A Lot or a Little?
What you will—and won't—find in this TV show.
Dolly tells children about her "Imagination Library" that she built in honor of her father and that has given away almost two hundred million books to children all over the world.
The special is all about kindness, love and compassion along with the message that It's better to give than to receive. Dolly talks specifically about being poor, but still happy, growing up.
Positive Role Models
Dolly says about her young grandnephew, "I'm going to accept and love him not matter what or who he is because I believe, whoever you are be that" and then sings a song "Whatever You are, Be That." She also selflessly lets her choreographer leave the day of her live broadcast to follow her life's dream of working with the Rockettes.
One main character is a Black woman. Gay actor Brian Batt plays a role.
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Violence & Scariness
In one song, Dolly repeatedly tells Satan to go back to hell. Satan himself is played by a man in a black suit flanked by sexy dancers and Dolly preaches to a literal choir, "Brother and sisters, I'm here to tell you that Satan is real… Satan, in God's name I rebuke you."
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Sex, Romance & Nudity
In one song, a couple of sexy dancers flank a man in black who is supposed to be Satan.
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Occasional mild profanity includes "butt," "damn," "ass," and "hell."
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Products & Purchases
Much of the special is set in Dolly Parton's real life amusement park, Dollywood, and they refer to it by name often. At the beginning of the special there's product placement of a GMC SUV that brings people to the park.
Drinking, Drugs & Smoking
One of the song mentions "addicts" and "drunks."
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Parents Need to Know
Parents need to know that Dolly Parton's Mountain Magic Christmas is a singing and dancing Christmas special heavily centered around the Christian faith. The show is all about acceptance, love, and kindness along with the message that It's better to give than to receive. Dolly talks specifically about being poor, but still happy, growing up in the mountains of Tennessee. Many of the songs are religious. In one, Dolly Parton sings to a man dressed in a black suit portraying the Devil, with a couple of sexy dancers flanking him. She repeatedly tells him to go back to hell, while standing in front of a large screen with flames, and then preaches to a literal choir, "Brother and sisters, I'm here to tell you that Satan is real… Satan, in God's name I rebuke you".
The cast is almost completely White, with the exception of one minor character who only has a couple of lines and one featured character played by a Black woman. Occasional mild profanity includes "butt", "hell", "ass", and "damn". In one problematic song, Dolly sings, "some are preachers, some are gay. Some are addicts, drunks and strays but no one is turned away when it's family".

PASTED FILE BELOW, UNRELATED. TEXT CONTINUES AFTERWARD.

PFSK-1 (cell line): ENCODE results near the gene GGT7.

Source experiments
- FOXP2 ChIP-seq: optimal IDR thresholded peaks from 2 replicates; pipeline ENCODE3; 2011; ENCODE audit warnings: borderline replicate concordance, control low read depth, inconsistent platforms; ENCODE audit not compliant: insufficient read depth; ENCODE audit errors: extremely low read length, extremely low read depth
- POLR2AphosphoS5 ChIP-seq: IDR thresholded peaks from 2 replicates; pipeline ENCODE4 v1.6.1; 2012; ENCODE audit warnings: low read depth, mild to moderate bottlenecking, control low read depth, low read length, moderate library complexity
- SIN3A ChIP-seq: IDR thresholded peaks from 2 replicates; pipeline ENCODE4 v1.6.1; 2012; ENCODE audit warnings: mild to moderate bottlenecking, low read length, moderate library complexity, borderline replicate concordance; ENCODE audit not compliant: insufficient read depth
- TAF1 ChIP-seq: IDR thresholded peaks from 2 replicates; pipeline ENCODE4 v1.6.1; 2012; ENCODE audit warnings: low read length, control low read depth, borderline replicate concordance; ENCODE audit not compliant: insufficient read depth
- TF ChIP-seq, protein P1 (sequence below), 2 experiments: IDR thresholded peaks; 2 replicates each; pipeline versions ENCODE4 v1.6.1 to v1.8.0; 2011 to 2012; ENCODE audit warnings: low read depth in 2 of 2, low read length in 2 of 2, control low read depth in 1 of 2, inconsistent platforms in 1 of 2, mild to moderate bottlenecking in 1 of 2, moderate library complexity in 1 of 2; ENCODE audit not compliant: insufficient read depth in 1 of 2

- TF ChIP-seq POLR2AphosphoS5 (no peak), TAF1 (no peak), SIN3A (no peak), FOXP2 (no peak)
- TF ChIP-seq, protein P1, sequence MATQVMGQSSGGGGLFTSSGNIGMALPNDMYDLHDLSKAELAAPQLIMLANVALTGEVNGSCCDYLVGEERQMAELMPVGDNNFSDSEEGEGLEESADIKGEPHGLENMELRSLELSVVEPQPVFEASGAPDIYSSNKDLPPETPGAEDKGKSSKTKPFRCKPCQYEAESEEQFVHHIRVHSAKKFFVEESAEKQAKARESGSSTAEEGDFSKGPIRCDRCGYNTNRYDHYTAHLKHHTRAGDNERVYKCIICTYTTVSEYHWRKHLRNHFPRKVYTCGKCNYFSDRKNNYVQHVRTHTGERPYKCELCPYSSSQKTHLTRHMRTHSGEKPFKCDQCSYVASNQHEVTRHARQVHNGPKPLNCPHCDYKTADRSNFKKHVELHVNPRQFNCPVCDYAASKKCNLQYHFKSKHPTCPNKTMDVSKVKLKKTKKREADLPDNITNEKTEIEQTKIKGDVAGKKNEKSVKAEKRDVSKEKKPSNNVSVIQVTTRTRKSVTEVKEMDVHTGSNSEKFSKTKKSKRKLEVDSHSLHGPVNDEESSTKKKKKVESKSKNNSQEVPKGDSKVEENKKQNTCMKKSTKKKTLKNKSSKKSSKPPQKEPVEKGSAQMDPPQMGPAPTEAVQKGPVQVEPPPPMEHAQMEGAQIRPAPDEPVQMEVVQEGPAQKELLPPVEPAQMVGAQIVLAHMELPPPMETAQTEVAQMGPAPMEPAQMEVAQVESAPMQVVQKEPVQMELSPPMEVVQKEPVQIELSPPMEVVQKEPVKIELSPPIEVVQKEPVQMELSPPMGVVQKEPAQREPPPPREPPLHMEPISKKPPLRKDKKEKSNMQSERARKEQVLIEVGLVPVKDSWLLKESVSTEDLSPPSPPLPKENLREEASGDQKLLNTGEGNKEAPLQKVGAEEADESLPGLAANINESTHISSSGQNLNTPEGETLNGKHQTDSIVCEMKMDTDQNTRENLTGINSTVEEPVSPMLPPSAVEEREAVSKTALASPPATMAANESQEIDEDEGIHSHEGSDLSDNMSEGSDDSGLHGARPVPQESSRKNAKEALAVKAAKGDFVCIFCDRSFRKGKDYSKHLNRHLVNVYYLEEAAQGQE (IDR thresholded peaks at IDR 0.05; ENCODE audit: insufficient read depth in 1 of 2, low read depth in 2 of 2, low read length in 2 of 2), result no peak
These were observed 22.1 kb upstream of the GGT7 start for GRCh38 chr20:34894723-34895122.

Is It Any Good?
Not shying away from everything it means to be the one and only Dolly Parton, her latest holiday special will delight fans but may be too much for the uninitiated. Unsurprisingly, Dolly Parton's Mountain Magic Christmas is a quintessential variety special. Although the story is fictional, Dolly and her musician friends (Miley Cyrus, Willy Nelson, and more) play themselves while other familiar faces like Tom Everett Scott and Ana Gasteyer play poorly written Hollywood executives. With glittery costumes and simple but colorful set designs, many of the numbers feel like they're being performed straight from the stage of The Grand 'Ol Opry. But the rest of the scenes, set in Dollywood, feel more like a commercial for Parton's real-life theme park.
In true Dolly fashion, the hour and a half special promotes a bevy of positive messages including accepting yourselves and others, it being better to give than to receive, and to always have hope. Dolly's Imagination Library, which has donated nearly two hundred million books to children around the world, also gets some much deserved recognition. Many viewers will appreciate Dolly's uniquely irreverent and accepting brand of Christianity. (She closes the show by saying, "I hope that I haven't crammed God or Jesus down anybody's throat… I guess nobody knows for certain if there is a heaven. But if there is, I just hope the hell I go.") Despite this self-awareness, though, the show still takes a few notable missteps. One number that seems woefully out of place for a holiday special is a song in which Dolly repeatedly tells Satan to go back to hell. The choice to have the only person of color also be the character that needs to see the error in her ways -- and the condescending overtures of her white male counterpart -- is also hard to swallow. As is a song sung by Dolly that preaches accepting family no matter what, but also seems to compare being gay to being an addict or a "stray." All this to say, those who know what to expect from Ms. Parton will come away from this special satisfied, but others may be left scratching their heads.
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Research shows a connection between kids' healthy self-esteem and positive portrayals in media. That's why we've added a new "Diverse Representations" section to our reviews that will be rolling out on an ongoing basis. You can help us help kids by suggesting a diversity update.